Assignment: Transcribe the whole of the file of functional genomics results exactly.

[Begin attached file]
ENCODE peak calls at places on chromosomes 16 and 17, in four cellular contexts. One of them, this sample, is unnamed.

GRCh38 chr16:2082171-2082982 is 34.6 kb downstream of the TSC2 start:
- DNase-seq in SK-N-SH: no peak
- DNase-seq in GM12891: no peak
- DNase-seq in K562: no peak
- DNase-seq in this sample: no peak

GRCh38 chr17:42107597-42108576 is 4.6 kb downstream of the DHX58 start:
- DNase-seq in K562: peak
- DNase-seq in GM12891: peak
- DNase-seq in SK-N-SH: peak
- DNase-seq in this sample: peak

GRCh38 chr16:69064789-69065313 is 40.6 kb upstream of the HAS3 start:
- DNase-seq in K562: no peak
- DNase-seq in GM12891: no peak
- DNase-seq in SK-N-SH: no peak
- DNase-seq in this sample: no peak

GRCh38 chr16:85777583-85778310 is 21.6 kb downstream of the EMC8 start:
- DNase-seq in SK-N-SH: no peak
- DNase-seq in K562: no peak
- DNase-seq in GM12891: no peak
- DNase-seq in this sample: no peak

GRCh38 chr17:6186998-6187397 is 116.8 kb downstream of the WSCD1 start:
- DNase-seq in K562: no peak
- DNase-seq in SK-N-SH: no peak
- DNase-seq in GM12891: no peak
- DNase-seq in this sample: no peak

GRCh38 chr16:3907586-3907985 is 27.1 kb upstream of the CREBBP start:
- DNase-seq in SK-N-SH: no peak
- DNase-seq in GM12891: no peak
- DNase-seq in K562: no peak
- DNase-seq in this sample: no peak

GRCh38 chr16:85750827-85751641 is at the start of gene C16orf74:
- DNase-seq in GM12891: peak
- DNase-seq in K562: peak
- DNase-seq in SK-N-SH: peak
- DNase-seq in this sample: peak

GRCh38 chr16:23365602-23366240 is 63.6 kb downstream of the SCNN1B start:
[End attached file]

ENCODE peak calls at places on chromosomes 16 and 17, in four cellular contexts. One of them, this sample, is unnamed.

GRCh38 chr16:2082171-2082982 is 34.6 kb downstream of the TSC2 start:
- DNase-seq in SK-N-SH: no peak
- DNase-seq in GM12891: no peak
- DNase-seq in K562: no peak
- DNase-seq in this sample: no peak

GRCh38 chr17:42107597-42108576 is 4.6 kb downstream of the DHX58 start:
- DNase-seq in K562: peak
- DNase-seq in GM12891: peak
- DNase-seq in SK-N-SH: peak
- DNase-seq in this sample: peak

GRCh38 chr16:69064789-69065313 is 40.6 kb upstream of the HAS3 start:
- DNase-seq in K562: no peak
- DNase-seq in GM12891: no peak
- DNase-seq in SK-N-SH: no peak
- DNase-seq in this sample: no peak

GRCh38 chr16:85777583-85778310 is 21.6 kb downstream of the EMC8 start:
- DNase-seq in SK-N-SH: no peak
- DNase-seq in K562: no peak
- DNase-seq in GM12891: no peak
- DNase-seq in this sample: no peak

GRCh38 chr17:6186998-6187397 is 116.8 kb downstream of the WSCD1 start:
- DNase-seq in K562: no peak
- DNase-seq in SK-N-SH: no peak
- DNase-seq in GM12891: no peak
- DNase-seq in this sample: no peak

GRCh38 chr16:3907586-3907985 is 27.1 kb upstream of the CREBBP start:
- DNase-seq in SK-N-SH: no peak
- DNase-seq in GM12891: no peak
- DNase-seq in K562: no peak
- DNase-seq in this sample: no peak

GRCh38 chr16:85750827-85751641 is at the start of gene C16orf74:
- DNase-seq in GM12891: peak
- DNase-seq in K562: peak
- DNase-seq in SK-N-SH: peak
- DNase-seq in this sample: peak

GRCh38 chr16:23365602-23366240 is 63.6 kb downstream of the SCNN1B start: